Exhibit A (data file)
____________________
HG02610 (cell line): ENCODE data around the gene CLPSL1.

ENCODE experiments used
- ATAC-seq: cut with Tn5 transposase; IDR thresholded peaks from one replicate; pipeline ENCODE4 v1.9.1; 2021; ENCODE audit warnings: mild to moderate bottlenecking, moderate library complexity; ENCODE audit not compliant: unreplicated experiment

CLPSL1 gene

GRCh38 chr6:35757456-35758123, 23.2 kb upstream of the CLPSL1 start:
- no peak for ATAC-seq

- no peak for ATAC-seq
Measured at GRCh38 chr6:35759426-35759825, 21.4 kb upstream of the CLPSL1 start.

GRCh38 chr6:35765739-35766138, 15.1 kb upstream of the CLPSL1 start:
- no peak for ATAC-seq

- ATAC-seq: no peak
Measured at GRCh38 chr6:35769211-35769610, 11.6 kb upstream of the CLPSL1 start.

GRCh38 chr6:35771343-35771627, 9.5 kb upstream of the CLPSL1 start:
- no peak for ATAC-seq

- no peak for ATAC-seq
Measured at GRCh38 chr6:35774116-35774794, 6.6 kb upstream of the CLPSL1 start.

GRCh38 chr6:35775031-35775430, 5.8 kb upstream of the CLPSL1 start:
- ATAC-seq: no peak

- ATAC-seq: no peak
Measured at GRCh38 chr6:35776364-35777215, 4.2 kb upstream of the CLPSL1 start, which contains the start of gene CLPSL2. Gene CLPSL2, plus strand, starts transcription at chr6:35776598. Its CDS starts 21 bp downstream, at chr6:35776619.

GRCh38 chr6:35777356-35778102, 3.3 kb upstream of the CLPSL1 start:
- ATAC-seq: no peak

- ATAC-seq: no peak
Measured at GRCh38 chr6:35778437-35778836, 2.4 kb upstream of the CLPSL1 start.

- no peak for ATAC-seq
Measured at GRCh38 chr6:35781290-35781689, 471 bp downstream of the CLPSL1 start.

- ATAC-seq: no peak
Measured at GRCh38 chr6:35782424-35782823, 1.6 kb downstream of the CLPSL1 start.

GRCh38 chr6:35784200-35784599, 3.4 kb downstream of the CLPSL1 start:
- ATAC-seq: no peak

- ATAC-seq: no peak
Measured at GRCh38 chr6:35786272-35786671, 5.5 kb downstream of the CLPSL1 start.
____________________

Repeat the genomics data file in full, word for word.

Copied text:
HG02610 (cell line): ENCODE data around the gene CLPSL1.

ENCODE experiments used
- ATAC-seq: cut with Tn5 transposase; IDR thresholded peaks from one replicate; pipeline ENCODE4 v1.9.1; 2021; ENCODE audit warnings: mild to moderate bottlenecking, moderate library complexity; ENCODE audit not compliant: unreplicated experiment

CLPSL1 gene

GRCh38 chr6:35757456-35758123, 23.2 kb upstream of the CLPSL1 start:
- no peak for ATAC-seq

- no peak for ATAC-seq
Measured at GRCh38 chr6:35759426-35759825, 21.4 kb upstream of the CLPSL1 start.

GRCh38 chr6:35765739-35766138, 15.1 kb upstream of the CLPSL1 start:
- no peak for ATAC-seq

- ATAC-seq: no peak
Measured at GRCh38 chr6:35769211-35769610, 11.6 kb upstream of the CLPSL1 start.

GRCh38 chr6:35771343-35771627, 9.5 kb upstream of the CLPSL1 start:
- no peak for ATAC-seq

- no peak for ATAC-seq
Measured at GRCh38 chr6:35774116-35774794, 6.6 kb upstream of the CLPSL1 start.

GRCh38 chr6:35775031-35775430, 5.8 kb upstream of the CLPSL1 start:
- ATAC-seq: no peak

- ATAC-seq: no peak
Measured at GRCh38 chr6:35776364-35777215, 4.2 kb upstream of the CLPSL1 start, which contains the start of gene CLPSL2. Gene CLPSL2, plus strand, starts transcription at chr6:35776598. Its CDS starts 21 bp downstream, at chr6:35776619.

GRCh38 chr6:35777356-35778102, 3.3 kb upstream of the CLPSL1 start:
- ATAC-seq: no peak

- ATAC-seq: no peak
Measured at GRCh38 chr6:35778437-35778836, 2.4 kb upstream of the CLPSL1 start.

- no peak for ATAC-seq
Measured at GRCh38 chr6:35781290-35781689, 471 bp downstream of the CLPSL1 start.

- ATAC-seq: no peak
Measured at GRCh38 chr6:35782424-35782823, 1.6 kb downstream of the CLPSL1 start.

GRCh38 chr6:35784200-35784599, 3.4 kb downstream of the CLPSL1 start:
- ATAC-seq: no peak

- ATAC-seq: no peak
Measured at GRCh38 chr6:35786272-35786671, 5.5 kb downstream of the CLPSL1 start.